Mervyn Alleyne's international significance as a Caribbean scholar and linguist cannot be captured in a simple listing of his academic achievements. Not only was he a scholar who brought important new ideas to debates in the study of creole languages, but he also inspired and encouraged many others and acted as role model and mentor for younger linguists.Read Tributes →
John Holm's early work as a scholar focused on the creole languages of the Caribbean and their structural links to the Niger-Congo languages spoken by the region's slaves. While still in graduate school, he presented an influential paper proposing a historical relationship between Gullah and Jamaican creoles and informal African-American speech, known to linguists as black vernacular. Among other things, he noted that all three drop verbs in certain contexts, turning a statement like “He is angry,” for example, into "He angry."Read Tributes →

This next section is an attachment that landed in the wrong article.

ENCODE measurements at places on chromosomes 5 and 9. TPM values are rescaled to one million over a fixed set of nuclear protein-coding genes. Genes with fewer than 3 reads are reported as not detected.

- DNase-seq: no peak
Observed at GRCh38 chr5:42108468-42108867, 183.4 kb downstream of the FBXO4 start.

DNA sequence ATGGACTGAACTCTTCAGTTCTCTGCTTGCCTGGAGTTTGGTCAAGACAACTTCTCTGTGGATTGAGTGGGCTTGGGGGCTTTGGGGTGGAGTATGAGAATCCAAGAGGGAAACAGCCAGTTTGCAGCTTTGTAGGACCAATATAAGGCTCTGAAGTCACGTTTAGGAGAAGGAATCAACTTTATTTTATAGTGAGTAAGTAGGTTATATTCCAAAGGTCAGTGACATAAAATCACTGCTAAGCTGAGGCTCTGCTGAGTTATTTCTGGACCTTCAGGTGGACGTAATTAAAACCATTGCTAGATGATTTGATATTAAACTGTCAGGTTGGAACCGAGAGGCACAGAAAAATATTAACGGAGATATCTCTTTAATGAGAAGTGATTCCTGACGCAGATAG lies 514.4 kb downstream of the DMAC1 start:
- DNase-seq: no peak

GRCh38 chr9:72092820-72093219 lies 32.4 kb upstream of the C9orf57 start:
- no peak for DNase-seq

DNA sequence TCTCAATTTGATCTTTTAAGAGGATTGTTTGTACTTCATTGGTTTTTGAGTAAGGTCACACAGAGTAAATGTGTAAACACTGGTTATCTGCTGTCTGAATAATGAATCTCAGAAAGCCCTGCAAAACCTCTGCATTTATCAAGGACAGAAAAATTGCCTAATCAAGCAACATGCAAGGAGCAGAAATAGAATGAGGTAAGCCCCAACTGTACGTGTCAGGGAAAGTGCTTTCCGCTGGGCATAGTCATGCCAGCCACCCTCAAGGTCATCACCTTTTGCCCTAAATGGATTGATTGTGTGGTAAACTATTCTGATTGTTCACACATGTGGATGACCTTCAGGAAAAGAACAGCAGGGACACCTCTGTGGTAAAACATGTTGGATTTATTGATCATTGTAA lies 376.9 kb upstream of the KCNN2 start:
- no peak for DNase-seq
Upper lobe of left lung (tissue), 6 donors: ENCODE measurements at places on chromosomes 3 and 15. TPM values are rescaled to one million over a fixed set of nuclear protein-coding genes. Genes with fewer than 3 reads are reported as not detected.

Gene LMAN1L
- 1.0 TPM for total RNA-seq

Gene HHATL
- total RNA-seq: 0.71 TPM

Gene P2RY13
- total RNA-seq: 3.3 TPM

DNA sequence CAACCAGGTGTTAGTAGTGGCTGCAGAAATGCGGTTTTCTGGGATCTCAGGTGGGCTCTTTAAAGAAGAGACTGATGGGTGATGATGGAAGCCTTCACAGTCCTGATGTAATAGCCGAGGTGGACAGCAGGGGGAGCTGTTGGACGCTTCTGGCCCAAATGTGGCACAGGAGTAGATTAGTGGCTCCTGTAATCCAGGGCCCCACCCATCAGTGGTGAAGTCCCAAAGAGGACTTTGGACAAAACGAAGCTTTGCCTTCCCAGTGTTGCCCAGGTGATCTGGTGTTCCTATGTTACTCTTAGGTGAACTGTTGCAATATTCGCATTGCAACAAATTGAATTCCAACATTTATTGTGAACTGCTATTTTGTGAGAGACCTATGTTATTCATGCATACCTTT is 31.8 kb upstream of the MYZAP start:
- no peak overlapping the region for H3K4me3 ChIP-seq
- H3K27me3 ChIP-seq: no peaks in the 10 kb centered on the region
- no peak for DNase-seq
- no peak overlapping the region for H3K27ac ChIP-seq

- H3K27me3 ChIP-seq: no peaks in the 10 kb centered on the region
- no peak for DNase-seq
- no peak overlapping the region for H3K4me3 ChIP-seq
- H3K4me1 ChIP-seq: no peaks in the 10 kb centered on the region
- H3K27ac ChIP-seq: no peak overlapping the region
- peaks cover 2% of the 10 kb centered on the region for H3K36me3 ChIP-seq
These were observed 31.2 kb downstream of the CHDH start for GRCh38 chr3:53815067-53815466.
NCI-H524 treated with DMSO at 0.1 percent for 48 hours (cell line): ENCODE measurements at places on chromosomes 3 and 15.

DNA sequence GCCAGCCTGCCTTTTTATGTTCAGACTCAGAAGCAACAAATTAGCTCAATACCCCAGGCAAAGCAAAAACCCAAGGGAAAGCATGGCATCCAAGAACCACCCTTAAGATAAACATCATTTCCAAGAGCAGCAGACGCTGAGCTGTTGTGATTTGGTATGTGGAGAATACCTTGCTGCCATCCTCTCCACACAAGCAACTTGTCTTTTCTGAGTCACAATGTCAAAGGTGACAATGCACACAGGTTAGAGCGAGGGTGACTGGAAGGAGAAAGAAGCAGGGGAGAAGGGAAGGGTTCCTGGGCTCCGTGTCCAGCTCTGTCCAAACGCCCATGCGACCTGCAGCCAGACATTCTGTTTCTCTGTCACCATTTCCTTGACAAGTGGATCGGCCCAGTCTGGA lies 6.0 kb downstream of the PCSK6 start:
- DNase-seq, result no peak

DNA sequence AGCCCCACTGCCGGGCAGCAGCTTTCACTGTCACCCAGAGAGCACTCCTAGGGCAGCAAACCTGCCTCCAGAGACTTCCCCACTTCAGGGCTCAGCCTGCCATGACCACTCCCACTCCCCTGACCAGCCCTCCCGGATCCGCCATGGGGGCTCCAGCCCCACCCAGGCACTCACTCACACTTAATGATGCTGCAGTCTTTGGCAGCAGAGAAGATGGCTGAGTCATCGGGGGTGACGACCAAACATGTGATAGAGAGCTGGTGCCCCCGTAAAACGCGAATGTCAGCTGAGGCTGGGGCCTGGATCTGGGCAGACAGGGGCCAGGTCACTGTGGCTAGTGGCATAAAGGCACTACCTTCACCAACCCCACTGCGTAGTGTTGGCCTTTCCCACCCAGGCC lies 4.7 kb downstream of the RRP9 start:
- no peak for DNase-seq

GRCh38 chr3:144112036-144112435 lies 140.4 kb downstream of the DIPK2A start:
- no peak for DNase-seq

Thomas B. Klein, PhD, was an associate professor in writing and linguistics at Georgia Southern University. As a professional linguist he specialized in the linguistics of Gullah/Geechee, Creole languages, and Chamorro, the indigenous language of Guam and the Northern Mariana Islands. He worked extensively with the modern Gullah/Geechee communities of South Carolina and Georgia to translate Turner's original recordings. He was the author of numerous articles in the area of Gullah/Geechee studies and published Simplicity and Complexity in Creoles and Pidgins with Nicholas Faraclas (2009).
Richard Allsopp served as the second President of the Society for Caribbean Linguistics from 1976 to 1978, and was elected an Honorary Member of the Society in 1994. His last SCL publication was The Case for Afrogenesis and The Afrogenesis of Caribbean Creole Proverbs (OP Nos. 33 & 34, July 2006), edited by his former student and SCL Past President, John Rickford.Read Tributes →